In her address broadcast on BBC1 on Sunday, March 22 the Dean of St David’s Cathedral spoke of the clear link between our current difficulties and this period of Lent. For of course many of us are struggling with the need for social distancing. Yet this is one of the key messages of Lent, as we remember how Jesus withdrew to a wild and remote area in order to be able to spend time alone and undistracted with God.
So here we are with an opportunity to really identify ourselves with this aspect of Christ’s ministry, and yet for most of us, it’s really difficult as there seems so little to do as we border on boredom – a totally new experience for which we’re completely unprepared.
But back in 1975, whilst working in Lebanon, I came across a similar situation, brought about not by disease, but by political unrest. It led to an absolute curfew for three weeks, the hour from eight to nine each morning alone permitted for the purchase of essential supplies.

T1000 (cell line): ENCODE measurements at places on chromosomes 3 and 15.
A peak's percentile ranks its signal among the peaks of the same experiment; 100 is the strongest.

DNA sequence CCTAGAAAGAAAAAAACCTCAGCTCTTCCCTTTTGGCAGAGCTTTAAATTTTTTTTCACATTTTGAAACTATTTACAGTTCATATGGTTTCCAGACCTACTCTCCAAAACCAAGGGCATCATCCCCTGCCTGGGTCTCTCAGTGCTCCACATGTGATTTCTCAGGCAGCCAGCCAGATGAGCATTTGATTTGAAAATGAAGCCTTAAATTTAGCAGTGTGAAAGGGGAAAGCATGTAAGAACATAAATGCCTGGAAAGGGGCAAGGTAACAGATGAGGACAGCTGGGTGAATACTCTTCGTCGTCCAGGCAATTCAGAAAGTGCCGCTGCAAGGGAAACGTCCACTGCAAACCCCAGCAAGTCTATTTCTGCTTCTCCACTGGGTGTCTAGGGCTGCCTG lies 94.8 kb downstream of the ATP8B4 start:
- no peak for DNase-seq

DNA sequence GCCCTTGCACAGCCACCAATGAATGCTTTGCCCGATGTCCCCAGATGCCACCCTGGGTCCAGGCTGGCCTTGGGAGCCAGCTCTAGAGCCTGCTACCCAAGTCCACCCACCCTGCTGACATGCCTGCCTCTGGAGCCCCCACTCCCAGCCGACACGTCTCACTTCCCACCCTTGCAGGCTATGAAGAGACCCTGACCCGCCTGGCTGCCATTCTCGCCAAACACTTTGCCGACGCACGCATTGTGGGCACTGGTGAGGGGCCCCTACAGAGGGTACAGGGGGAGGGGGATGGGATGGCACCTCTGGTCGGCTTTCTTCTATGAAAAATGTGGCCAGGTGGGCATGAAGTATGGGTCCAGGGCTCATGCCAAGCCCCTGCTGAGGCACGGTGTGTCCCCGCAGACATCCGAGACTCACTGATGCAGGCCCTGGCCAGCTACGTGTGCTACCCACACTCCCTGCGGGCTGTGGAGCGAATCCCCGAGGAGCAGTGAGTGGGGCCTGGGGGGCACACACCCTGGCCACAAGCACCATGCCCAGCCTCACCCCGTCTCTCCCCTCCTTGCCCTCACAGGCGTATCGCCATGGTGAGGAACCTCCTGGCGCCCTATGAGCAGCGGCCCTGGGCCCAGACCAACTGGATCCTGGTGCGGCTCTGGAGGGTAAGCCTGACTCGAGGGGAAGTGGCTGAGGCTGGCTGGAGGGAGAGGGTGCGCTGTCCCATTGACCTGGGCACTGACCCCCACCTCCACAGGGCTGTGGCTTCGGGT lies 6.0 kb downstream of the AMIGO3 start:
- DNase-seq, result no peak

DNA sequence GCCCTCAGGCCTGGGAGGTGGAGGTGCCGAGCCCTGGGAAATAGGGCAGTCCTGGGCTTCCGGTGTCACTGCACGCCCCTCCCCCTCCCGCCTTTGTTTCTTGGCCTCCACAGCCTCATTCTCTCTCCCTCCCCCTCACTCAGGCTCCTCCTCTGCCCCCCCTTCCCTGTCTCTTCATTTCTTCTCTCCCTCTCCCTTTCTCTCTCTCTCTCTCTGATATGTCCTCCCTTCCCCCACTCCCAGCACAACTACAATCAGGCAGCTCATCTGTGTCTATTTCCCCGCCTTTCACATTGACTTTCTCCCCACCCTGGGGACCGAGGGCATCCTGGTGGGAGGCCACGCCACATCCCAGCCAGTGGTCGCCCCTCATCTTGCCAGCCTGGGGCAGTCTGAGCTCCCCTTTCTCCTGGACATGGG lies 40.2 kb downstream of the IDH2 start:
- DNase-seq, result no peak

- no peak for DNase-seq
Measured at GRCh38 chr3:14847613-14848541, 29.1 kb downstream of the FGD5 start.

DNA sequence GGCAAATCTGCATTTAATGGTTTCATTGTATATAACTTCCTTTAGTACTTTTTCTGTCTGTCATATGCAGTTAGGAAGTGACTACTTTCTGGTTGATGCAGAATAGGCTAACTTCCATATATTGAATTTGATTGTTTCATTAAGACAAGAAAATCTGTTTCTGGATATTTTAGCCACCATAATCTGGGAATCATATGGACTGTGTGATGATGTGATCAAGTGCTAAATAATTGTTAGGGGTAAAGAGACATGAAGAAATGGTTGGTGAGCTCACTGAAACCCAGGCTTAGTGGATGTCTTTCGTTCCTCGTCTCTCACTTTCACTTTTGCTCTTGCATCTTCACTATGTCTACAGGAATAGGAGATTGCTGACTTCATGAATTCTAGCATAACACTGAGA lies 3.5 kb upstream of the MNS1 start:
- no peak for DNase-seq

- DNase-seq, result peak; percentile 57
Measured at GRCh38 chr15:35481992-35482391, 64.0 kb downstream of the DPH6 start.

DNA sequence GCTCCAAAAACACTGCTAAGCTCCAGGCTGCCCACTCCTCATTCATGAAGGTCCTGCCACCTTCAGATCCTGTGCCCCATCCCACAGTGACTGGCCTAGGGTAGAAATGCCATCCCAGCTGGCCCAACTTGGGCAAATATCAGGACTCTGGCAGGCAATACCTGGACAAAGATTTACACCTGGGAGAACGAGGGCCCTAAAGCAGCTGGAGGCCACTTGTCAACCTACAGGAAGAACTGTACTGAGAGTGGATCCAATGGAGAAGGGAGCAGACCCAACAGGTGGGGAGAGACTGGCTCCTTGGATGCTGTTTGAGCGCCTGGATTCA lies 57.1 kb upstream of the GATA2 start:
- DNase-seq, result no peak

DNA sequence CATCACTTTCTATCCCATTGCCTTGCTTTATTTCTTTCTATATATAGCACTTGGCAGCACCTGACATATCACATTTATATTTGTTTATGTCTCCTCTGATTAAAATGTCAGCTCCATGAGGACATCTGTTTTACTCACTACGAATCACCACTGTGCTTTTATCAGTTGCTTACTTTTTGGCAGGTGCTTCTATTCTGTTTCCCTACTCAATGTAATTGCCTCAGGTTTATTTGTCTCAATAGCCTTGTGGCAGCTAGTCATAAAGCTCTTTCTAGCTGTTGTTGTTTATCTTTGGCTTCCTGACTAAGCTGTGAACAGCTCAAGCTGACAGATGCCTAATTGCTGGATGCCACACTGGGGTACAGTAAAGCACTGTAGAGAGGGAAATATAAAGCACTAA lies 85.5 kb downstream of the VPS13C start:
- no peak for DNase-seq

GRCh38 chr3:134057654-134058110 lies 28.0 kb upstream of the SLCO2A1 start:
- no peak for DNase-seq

So how can someone living alone in a rented apartment entertain themselves for that amount of time with just two books available? Well, those books were a Bible and an Atlas containing detailed maps of the entire area. So after a brief period of dismay, I settled down to reading the Bible right through, using the maps to bring the content alive. And what a difference those maps made!
Suddenly the stories of the Bible gained an extra dimension as I could visualize the terrain and the distances described. So if you’re bored with being holed up, I can only suggest using the internet to provide yourself with Bible and map and be prepared to become enthralled.
The second lesson for us today from Lent is, I suggest, that of Restraint. We tend to think of giving things up for Lent in a negative way, but in today’s climate, it’s actually a positive act. It’s not a case of ‘do without something you want as a form of penance’, but ‘restrict yourself to what you need so others can survive’.
Isn’t this what our society really needs today? So let’s learn from Lent and build true compassion.